5 Tips to Nail Your Instructional Coach Interview

October 16, 2018

5 Tips to Nail Your Instructional Coach Interview

The interview process for any job never goes quite as smoothly in real life as it does in  the movies. First, you time it out on Google Maps to make sure you arrive by a few minutes early but not too early because you don’t want to seem too eager. Then, you wait for them to call you back, wondering all the while what they are going to ask and if you have  food in your teeth. When you finally enter the interview room, they ask every question you skipped over in the planning process, and you just hope you make sense.

My interview process for my instructional coaching role had some of these elements, but I used a few tips and tricks to help leave the best impression possible and make sure that my true potential was evident. Looking to make that transition from the classroom to instructional coaching? These tips will ease your mind and help you prepare when it is your turn.

  1. Dress for success

    I had a college professor once tell me that you should always dress up as if you were interviewing for a role above the one you’re actually interviewing for. Save your trusty cardigan for another time and bust out a business suit! Lean into your teaching experience and leadership skills to show that you are ready and able.
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  3. As you are waiting to be called back, pick up materials that are available in the office to read.

    This shows you are interested in the school and can provide you with talking points to use during the interview. Showing that you are already well-informed about the school leaves a lasting impression.

    If you have an opportunity to work it into the conversation organically, share facts that you know about the school. For example, you might say “I see that you follow the Daily 5 in your school. I have experience with the Daily 5 and have found it to be beneficial in learning how to conference with readers.” I know I’ve personally received feedback that my knowledge of school initiatives was noted and appreciated in interviews.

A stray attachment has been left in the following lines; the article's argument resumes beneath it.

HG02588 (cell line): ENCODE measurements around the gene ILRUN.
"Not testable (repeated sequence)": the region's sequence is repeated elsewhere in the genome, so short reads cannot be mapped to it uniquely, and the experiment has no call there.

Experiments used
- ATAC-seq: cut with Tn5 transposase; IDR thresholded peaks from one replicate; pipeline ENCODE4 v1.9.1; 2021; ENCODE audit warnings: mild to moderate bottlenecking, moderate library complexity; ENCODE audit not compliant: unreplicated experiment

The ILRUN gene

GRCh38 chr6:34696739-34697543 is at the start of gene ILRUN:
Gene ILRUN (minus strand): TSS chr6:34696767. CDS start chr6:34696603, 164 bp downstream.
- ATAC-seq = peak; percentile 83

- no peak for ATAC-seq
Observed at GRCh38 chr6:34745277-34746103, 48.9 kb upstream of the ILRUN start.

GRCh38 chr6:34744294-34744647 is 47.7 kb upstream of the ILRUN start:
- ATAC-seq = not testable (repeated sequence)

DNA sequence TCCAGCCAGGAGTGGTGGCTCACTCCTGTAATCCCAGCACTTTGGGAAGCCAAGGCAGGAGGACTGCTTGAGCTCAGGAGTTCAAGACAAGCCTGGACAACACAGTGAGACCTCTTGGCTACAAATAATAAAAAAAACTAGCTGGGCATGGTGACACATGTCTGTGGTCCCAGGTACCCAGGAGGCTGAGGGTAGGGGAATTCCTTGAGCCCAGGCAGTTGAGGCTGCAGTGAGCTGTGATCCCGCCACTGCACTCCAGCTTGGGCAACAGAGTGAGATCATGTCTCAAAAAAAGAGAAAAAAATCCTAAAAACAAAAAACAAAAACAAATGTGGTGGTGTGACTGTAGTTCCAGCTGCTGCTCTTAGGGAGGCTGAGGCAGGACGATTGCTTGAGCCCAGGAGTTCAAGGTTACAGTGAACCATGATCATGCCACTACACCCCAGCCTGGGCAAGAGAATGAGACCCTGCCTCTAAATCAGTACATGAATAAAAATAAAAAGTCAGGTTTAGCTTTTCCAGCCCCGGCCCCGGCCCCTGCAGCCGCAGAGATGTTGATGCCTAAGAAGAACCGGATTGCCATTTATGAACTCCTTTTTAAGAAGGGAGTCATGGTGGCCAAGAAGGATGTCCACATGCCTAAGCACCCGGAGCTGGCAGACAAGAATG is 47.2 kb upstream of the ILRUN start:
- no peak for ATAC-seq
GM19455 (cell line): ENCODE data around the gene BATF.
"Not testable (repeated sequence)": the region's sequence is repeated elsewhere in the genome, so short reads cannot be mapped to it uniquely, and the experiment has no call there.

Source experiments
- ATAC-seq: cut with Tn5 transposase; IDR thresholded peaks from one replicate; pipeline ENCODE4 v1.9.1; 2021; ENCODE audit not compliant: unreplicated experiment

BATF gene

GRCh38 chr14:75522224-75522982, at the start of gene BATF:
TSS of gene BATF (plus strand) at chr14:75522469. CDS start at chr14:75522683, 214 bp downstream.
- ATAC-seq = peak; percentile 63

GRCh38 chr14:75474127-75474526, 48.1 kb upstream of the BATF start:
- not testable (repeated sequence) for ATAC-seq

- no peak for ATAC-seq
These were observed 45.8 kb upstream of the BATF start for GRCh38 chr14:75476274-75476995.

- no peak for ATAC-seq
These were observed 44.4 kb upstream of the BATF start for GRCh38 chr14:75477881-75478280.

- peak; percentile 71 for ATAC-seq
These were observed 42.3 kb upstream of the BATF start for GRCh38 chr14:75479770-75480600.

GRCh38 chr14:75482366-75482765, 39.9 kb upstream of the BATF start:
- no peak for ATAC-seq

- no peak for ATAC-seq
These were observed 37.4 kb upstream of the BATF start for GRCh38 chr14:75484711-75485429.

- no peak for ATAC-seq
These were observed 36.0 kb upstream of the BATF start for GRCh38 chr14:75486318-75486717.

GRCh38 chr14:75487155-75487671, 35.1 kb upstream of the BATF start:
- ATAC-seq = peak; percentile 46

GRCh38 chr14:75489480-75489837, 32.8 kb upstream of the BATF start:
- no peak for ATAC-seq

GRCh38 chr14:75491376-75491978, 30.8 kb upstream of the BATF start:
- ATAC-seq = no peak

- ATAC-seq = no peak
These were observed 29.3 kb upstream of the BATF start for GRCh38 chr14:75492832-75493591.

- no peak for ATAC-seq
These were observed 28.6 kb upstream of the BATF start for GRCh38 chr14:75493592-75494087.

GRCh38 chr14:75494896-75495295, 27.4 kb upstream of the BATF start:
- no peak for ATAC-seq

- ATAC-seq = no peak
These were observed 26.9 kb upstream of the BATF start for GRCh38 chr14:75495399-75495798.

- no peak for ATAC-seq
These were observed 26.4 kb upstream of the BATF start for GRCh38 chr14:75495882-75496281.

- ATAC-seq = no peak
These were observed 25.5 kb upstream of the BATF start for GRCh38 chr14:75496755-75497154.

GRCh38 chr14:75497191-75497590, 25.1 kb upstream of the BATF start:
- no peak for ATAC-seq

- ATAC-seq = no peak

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  5. Bring a list of what you can offer and outline how those things sets you apart.
     

    The interview is your chance to shine and share what unique skills you have, so you’ll want to showcase how you would be an asset at the school. In taking the initiative to draft a list, I captivated the attention of my principal—so much so that she asked to keep the list at the end of the interview.

    How you choose to outline your skills is up to you, but I used the space to make a list of different programs and trainings that I could offer to teachers in the school. I also listed online programs, parent communication tools, and the technological experience I’ve picked up over the years. I even shared ideas of events that I would like to bring to the school and described how I could help coordinate them. This shows that you are eager to work hard, make a difference.

  6. Come armed with questions.

    In every interview I have ever been in, I have been asked if I have any questions. Save pay and benefit questions for later. Use this time to ask about instruction. For an instructional coaching role, ask about  the past experience teachers in the school have had with coaches, or what the principal’s idea of an ideal coaching experience would look like for their teachers.
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  8. Brace yourself for the waiting game...aka everyone's favorite part. 

    A few days after the interview, send a thank you note. Thank the principal for their time and include something fun you spoke about in the interview to remind them of who you are. Thank you letters add a special touch that is often forgotten.

Most importantly, be confident! You were hand-picked from a pile of resumes; you deserve to be sitting in that chair. Share your skills and experience. Remain humble, but do not dull your shine and passion. You’ve got this!

Tags: teacher tips
Disclaimer: The views and opinions expressed in this article are those of the author and do not necessarily reflect the official policy or position of American College of Education.

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